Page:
WASHINGTON (AP) -- President Barack Obama has ordered the federal government to acquire an underused state prison in rural Illinois to be the new home for a limited number of terror suspects now held at the U.S. detention facility at Guantanamo Bay, Cuba.
The federal government will acquire Thomson Correctional Center in Thomson, Ill., transforming the prison in a sleepy town near the Mississippi River into a prison that exceeds "supermax standards," according to a letter to Illinois Gov. Pat Quinn signed by Secretary of State Hillary Clinton, Defense Secretary Robert Gates, Homeland Security Secretary Janet Napolitano, Attorney General Eric Holder and Director of National Intelligence Dennis C. Blair.
Those departments "will work closely with state and local law enforcement authorities to identify and mitigate any risks" at the prison, the letter said.
The decision is an important step toward closing Guantanamo Bay. Thomson, about 150 miles from Chicago, is expected to house both federal inmates and no more than 100 detainees from Guantanamo Bay.
Speaking after a briefing with White House officials on Tuesday, Illinois Sen. Richard Durbin and Quinn cast the decision to accept Guantanamo detainees as an act of patriotism -- one with the added bonus of job creation.
"Time and time again the people of Illinois have risen to the task," Durbin said. "We believe this is in service of our country."
White House national security adviser James Jones said shifting detainees to Thomson would make the United States more secure, and removes "a recruiting tool that Guantanamo Bay has come to symbolize" for terror organizations.
Administration officials, speaking on condition of anonymity, said they could not yet lay out a timeframe for when a transfer of detainees from the Navy-run detention facility to Thomson. They said the administration would have to work with Congress to amend laws and secure funding before any prisoners are brought to U.S. soil.
The officials said military tribunals for potential detainees would be held at Thomson. They also said that the facility could house detainees whom the president determines must be held indefinitely but can't be tried.
Republicans were quick to criticize the administration's plan.
Senate Minority Leader Mitch McConnell, R-Ky., said the American people "already have rejected bringing terrorists to U.S. soil." He accused the administration of failing to explain how transferring the detainees would keep the public safer than keeping them offshore in Cuba.
Rep. Mike Pence, R-Ind., the No. 3 House GOP leader, said moving terrorist suspects to the United States would put the public at risk.
"The Obama administration is putting international public relations ahead of public safety," Pence said.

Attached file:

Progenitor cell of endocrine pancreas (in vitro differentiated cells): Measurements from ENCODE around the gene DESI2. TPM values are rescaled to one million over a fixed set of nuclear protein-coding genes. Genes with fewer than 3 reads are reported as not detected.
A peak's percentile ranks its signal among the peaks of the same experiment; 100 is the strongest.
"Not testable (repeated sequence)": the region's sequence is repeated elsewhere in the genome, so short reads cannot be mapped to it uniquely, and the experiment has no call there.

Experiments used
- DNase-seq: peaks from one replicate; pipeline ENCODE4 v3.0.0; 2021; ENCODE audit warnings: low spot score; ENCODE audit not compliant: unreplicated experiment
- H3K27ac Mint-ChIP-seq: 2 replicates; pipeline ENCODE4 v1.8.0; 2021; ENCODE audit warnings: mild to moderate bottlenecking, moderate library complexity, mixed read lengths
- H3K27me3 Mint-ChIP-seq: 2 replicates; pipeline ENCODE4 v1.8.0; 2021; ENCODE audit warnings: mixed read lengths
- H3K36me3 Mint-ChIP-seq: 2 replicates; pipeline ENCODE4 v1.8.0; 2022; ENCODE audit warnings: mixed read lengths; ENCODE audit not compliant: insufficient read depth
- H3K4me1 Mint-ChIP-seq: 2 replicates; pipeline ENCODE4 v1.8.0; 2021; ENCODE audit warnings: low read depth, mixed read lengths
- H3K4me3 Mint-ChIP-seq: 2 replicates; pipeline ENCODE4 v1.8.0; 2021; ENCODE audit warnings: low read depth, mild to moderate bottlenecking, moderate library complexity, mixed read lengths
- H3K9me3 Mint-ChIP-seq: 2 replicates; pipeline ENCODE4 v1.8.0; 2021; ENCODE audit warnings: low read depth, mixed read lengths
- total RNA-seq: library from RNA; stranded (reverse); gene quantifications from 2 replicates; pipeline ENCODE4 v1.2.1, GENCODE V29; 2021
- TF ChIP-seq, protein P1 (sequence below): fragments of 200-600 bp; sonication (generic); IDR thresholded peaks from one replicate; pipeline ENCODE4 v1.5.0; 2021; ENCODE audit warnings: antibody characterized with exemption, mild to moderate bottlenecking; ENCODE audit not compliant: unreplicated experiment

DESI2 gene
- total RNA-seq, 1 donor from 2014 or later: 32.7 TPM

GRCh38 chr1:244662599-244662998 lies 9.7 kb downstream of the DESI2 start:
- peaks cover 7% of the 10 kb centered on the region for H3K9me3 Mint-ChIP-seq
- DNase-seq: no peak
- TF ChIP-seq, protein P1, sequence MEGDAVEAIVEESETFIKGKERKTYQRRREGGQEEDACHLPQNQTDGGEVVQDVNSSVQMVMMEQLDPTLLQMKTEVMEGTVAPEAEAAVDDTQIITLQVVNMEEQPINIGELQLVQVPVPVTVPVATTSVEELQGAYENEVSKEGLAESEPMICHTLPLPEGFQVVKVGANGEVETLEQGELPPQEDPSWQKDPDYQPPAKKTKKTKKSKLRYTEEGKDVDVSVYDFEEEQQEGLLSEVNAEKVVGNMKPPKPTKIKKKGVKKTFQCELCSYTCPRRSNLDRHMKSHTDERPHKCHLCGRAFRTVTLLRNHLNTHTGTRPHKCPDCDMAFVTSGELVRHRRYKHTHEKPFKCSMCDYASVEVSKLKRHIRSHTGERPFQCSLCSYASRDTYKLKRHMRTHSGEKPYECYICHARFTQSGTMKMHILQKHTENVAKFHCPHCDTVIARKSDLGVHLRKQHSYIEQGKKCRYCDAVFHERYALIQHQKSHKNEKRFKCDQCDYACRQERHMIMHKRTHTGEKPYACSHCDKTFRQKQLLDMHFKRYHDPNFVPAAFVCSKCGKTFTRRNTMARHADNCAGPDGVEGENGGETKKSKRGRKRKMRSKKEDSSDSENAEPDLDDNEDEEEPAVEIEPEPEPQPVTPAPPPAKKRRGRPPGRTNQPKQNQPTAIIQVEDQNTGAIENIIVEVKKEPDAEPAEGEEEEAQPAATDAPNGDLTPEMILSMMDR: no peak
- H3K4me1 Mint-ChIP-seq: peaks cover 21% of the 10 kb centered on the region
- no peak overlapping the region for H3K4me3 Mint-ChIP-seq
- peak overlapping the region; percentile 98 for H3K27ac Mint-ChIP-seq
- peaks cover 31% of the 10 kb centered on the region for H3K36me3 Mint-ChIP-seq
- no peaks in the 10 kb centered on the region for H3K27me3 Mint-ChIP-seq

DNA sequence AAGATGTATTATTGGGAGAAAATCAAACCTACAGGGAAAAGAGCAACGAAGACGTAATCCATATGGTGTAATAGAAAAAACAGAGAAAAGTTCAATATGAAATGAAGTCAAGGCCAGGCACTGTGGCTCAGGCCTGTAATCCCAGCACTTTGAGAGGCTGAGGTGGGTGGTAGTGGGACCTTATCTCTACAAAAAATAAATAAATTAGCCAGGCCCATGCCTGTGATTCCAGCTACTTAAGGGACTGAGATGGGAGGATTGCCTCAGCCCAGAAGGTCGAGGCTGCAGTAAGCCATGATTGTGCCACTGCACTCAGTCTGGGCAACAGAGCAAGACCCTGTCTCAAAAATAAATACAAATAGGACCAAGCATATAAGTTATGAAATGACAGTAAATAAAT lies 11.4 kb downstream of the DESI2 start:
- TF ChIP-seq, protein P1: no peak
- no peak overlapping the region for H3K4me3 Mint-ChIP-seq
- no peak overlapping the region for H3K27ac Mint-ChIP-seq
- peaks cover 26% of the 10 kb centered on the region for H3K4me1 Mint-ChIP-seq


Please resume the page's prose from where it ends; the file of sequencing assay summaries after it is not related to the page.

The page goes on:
Quinn, the Illinois governor, dismissed safety concerns, promising that the Thomson facility would be "the most secure prison of all time."
The facility in Thomson had emerged as a clear front-runner after Illinois officials, led by Durbin, enthusiastically embraced the idea of turning a near-dormant prison over to federal officials.
Sen. Roland Burris, D-Ill., said he had "full confidence that the facility will hold these terrorism suspects safely and securely." In a statement, Burris said that with Illinois struggling with 11 percent unemployment, the transfer will be "a great economic benefit to the state by creating over 3,000 well-paying jobs and bringing in valuable federal dollars to fund local facility operations."
The Thomson Correctional Center was one of several potential sites evaluated by the Federal Bureau of Prisons to potentially house detainees from Guantanamo Bay. Officials with other prisons, including Marion, Ill., Hardin, Mont., and Florence, Colo., had said they would welcome the jobs that would be created with the new inmates.
The Thomson facility was built by Illinois in 2001 as a state prison with the potential to house maximum security inmates. Local officials hoped it would improve the local economy, but state budget problems have kept the 1,600-cell prison from ever fully opening. At present, it houses about 200 minimum-security inmates whom Illinois officials have said can easily be transferred to other state prisons.
Under the plan outlined Tuesday, the Thomson prison will be purchased by the Federal Bureau of Prisons and run primarily as a standard federal prison. A portion of the facility would be leased to the Defense Department to house a limited number of Guantanamo detainees.
The Thomson facility will receive upgrades that take it beyond the security level at any current U.S. prison, including the nation's only "supermax" facility in Florence, Colo. Already built to maximum security standards, the 146-acre Thomson facility will receive more upgrades from the Defense Department including additional fencing and other security technology.
Some Illinois officials have not supported the idea. GOP Rep. Mark Kirk, who is seeking Obama's old Senate seat, said Tuesday he believes moving Guantanamo detainees to Illinois will make the state a greater threat for terrorist attacks. Kirk has lobbied other officials to contact the White House in opposition to using the facility.
Thomson will not solve all the administration's Guantanamo-related problems. There still will be dozens of detainees who are not relocated to Thomson, other legal issues and potential resistance from Congress.
Associated Press writer Jim Suhr in St. Louis contributed to this report.
(Copyright 2009 by The Associated Press. All Rights Reserved.)